Kids who are deficient in vitamin D gained weight more rapidly than kids who got enough vitamin D, and since you get the D vitamin mainly from being out in the sun, this is probably because they're spending too much time inside in front of the TV and not getting enough exercise. And this doesn't just happen in the US: Epidemiologist Eduardo Villamor studied a group of Columbian kids for almost 3 years, measuring their vitamin D levels regularly. He says, "We found that the kids with the lowest vitamin D levels at the beginning tended to gain weight faster than the kids with higher levels." This sets them up for a future of bad health, including type 2 diabetes and heart disease.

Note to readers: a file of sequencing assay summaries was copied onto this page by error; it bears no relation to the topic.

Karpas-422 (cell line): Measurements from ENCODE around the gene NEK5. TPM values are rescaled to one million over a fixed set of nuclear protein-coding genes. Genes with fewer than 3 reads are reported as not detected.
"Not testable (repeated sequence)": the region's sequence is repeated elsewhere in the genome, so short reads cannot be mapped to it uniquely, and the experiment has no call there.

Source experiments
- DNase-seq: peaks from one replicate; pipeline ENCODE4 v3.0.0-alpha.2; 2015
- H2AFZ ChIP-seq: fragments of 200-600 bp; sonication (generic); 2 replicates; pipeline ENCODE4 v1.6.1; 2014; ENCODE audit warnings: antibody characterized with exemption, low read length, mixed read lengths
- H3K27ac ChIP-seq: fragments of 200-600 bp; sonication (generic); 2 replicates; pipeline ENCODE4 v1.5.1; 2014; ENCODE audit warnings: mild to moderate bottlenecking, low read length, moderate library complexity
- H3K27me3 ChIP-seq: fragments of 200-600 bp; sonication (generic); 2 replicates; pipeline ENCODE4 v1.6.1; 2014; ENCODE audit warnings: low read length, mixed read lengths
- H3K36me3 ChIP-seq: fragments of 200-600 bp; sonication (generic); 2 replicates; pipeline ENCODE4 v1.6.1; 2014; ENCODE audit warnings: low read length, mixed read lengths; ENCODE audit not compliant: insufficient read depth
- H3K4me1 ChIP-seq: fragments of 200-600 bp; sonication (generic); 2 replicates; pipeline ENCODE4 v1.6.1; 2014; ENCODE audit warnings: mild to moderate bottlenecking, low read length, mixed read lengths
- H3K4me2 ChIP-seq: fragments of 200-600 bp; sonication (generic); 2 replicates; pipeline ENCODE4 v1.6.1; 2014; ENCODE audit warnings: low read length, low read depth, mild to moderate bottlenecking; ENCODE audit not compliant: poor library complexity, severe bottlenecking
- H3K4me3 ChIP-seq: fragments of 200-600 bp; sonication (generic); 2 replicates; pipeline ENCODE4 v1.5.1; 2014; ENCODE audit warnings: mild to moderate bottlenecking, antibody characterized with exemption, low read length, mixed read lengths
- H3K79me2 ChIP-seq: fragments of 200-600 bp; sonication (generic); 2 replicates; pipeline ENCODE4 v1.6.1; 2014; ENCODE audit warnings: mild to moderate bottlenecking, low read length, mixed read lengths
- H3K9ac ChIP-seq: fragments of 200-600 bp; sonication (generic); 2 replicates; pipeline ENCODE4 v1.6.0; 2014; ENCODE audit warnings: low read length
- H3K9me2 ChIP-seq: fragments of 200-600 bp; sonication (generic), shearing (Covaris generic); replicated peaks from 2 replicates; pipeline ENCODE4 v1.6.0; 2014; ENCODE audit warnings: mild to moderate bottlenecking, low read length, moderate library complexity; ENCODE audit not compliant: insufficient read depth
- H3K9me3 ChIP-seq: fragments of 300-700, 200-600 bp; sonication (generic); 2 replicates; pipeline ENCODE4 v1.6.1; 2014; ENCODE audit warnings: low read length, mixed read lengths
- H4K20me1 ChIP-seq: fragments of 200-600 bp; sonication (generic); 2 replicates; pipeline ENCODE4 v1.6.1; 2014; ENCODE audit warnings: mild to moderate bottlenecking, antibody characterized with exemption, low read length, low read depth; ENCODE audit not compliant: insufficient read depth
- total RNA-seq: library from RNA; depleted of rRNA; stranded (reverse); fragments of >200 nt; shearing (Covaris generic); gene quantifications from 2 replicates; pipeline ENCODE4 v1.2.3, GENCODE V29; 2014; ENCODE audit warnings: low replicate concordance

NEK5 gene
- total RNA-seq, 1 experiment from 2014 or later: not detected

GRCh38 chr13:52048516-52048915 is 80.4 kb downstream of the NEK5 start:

In the November 13th edition of the Telegraph, Rebecca Smith writes that middleclass children in England are suffering from the "17th century disease" of rickets, since they spend so little time outdoors. One-third of kids under 20 weigh more than they should, and effective strategies to fight the epidemic of childhood and adolescent obesity have been elusive. A new study suggests a simple step that might help cut the problem down to size, especially for girls: start school sooner. A new study found that girls who were born a month or less before the cutoff date for school enrollment--and so started school when younger than most of their classmates--were significantly less likely to be overweight during adolescence than those who were born during the month after cutoff.
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